In vim language, this operation is called 'visual block selection' and is started by pressing Ctrl-V, then the block can be selected by cursor motions. To go beyond EOL, one has to explicitly :set virtualedit=block.

When the selection is done, x or d deletes. It is possible to replace the selection with whitespace by r (r and then Space).

Text can be appended after visual selection by hitting A (or prepended before it by I).

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    Another useful actions to do with the block are yank (copy) y, put (paste) p, and put before cursor P. And don't forget that x and d don't only delete text, but also put it into the default yank register (it's more similar to the cut action in most other GUI editors than to delete).
    – Ruslan
    Commented Feb 23, 2023 at 20:38

CudaText is a free and open source GUI text editor, in the same vein of SublimeText that runs on Linux, macOS, *BSD, Solaris, and Windows.

It has column selections you can access by pressing Alt key plus dragging over text. It can edit with multiple carets and do insertions or deletions at any point in multiple lines.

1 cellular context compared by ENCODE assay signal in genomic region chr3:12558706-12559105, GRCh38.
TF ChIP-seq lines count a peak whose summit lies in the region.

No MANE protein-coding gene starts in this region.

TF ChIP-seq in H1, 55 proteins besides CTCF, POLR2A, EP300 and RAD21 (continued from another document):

CudaText column-mode example screenshot

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    CudaText looks excellent, and the screenshot you provided is exactly the functionality I want (plus, now I'm hungry). Thank you. Commented Feb 22, 2023 at 1:35
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    Alt didn't work for me. CudaText wiki says it should be Shift+Alt+click, which does work.
    – Alex
    Commented Feb 23, 2023 at 20:16
  • I tested under Windows which is working with the Alt key. Under Linux they might be using a different key combination to avoid potential conflict with some window managers that use Alt drag to move OS windows, I think Commented Feb 23, 2023 at 22:13

You can use this Snap to install Notepad++.

There is also open source reimplementation of Notepad++ called Notepad Next

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    Welcome Cagurtay! Thank you for your post. You really have 2 different answers here, and they could both use a little love. Can you please separate them into 2 separate answers, and provide more details and hopefully personal experiences about each? Thanks so much, and again, welcome! Commented Feb 23, 2023 at 16:54

At the risk of stating the obvious, Notepad++ is an option. Though it doesn't seem to be an officially supported platform, Notepad++ is widely used on Wine, and issues that prevent it from working get fixed, as far as I can tell.